OTHER BACKWARD CLASSES
The term backward casses has not been defined properly,either by the sociologists or by the Constitutio-makers.The backward classes are a large mixed category of persons with boundaries that are both unclear and elastic.They seem to comprise roughly one-third of the toatal population of the country.They consist of three main categories-the scheduled castes,the scheduled tribes and the other backward classes.The scheduled castes and scheduled tribes are comparatively better defined and they form roughly 22% of the total population according to the 1971 census.The other backward classes is a residual category.Their position is highly ambigous and it is not possible t give an exact statemen of their numbers.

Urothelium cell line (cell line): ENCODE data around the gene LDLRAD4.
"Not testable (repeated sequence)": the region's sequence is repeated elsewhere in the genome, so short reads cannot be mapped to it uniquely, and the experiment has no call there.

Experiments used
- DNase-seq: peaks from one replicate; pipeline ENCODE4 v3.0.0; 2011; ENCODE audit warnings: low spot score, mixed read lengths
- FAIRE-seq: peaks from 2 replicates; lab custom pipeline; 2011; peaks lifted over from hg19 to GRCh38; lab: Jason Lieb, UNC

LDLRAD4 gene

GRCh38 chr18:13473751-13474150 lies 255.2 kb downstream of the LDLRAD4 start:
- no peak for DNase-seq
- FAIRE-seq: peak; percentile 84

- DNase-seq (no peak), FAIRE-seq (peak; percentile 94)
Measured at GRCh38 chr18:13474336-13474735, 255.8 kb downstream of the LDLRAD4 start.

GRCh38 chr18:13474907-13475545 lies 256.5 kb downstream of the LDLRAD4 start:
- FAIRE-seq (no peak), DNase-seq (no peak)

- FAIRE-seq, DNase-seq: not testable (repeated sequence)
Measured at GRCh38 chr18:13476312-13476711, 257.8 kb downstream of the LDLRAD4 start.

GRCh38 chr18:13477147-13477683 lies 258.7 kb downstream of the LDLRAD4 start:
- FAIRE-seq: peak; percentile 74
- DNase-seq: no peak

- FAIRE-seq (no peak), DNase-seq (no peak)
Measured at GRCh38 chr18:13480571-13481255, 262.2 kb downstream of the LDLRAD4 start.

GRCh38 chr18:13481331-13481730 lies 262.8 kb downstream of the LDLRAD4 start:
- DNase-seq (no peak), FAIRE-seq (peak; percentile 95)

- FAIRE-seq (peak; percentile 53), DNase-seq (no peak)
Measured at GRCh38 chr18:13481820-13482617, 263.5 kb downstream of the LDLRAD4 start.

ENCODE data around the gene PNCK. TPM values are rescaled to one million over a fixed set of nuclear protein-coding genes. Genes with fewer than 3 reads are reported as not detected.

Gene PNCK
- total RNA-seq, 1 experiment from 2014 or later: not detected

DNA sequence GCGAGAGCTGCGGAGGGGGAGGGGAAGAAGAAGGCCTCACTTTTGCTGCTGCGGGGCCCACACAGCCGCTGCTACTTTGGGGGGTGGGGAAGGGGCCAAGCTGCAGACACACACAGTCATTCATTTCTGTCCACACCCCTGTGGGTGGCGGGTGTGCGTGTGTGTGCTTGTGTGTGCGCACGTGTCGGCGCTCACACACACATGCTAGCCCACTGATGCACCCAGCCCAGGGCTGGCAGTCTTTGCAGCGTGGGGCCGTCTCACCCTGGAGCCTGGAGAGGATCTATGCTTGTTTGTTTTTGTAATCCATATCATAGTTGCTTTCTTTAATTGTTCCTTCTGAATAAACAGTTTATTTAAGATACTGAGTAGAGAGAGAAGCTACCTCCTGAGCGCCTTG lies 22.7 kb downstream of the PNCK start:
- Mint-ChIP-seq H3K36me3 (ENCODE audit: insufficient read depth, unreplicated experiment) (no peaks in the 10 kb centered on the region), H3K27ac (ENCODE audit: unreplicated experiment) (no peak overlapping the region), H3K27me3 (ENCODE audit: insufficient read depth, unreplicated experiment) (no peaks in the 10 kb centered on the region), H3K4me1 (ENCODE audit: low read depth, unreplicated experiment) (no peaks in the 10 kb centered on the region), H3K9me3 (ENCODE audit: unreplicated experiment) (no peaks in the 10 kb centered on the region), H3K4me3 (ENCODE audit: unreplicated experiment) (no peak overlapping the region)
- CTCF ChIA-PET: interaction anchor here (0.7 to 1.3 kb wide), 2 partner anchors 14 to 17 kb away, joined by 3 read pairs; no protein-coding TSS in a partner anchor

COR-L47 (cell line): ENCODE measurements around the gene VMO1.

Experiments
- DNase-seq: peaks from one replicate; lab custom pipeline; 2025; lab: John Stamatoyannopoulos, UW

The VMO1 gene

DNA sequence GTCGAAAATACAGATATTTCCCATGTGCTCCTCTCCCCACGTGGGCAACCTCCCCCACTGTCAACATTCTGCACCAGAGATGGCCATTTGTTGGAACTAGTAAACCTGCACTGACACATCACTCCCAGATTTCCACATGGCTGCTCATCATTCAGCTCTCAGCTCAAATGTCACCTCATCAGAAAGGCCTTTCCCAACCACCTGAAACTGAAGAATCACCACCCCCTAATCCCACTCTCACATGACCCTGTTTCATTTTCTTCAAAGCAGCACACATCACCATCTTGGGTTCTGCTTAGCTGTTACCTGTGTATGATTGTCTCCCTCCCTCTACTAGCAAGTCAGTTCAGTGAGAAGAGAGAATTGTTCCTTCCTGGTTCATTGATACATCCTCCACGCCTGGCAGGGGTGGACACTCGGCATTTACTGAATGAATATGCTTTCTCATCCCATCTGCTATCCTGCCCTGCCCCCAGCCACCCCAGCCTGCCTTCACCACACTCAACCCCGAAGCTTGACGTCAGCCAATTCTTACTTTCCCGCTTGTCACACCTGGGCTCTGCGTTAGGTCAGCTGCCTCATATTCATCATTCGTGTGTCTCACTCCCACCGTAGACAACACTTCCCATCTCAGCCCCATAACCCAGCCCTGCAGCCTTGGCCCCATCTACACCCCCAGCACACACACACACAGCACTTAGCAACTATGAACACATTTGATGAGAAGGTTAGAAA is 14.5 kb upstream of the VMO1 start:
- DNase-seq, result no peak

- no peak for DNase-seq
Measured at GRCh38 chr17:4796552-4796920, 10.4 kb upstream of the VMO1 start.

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They were previously considered “shudras” under the traditional varna (caste) system, that is those who were the lowest of the “clean” castes. During the colonial period they were known as “NonBrahmans” and in several parts of India – especially in the Marathi- and Tamil-speaking areas, they mounted militant movements challenging Brahmanism. In most of northern India, in contrast, movements were more Sanskritized, with the Yadavas encouraged to identify with Krishna and think of themselves as of the lineage of Krishna, while the Kurmis (peasants) were taught to identify with Rama. There is a great hierarchy among the OBCs. The group considering themselves “highest” are the mainly peasant castes (Kurmis in north India, Kunbis in Maharashtra, Vellalas in south India, etc) and the herding (Yadavas, Dhangars, Korbis) and gardening (Malis, Sainis) communities. Ranging below these are the various artisan and service groups – goldsmiths, blacksmiths, barbers, washermen etc. This linkage of caste with profession is unique to the Indian caste system. Ambedkar had described caste as a “graded hierarchy” with a ascending ladder of status and a descending degree of contempt; Phule had talked of how the “ignorant Kunbi looked down on the ignorant Mahar, the ignorant Mahar scorned the ignorant Mang” – these were expressions of this hierarchy of caste, in which every group tried to claim a higher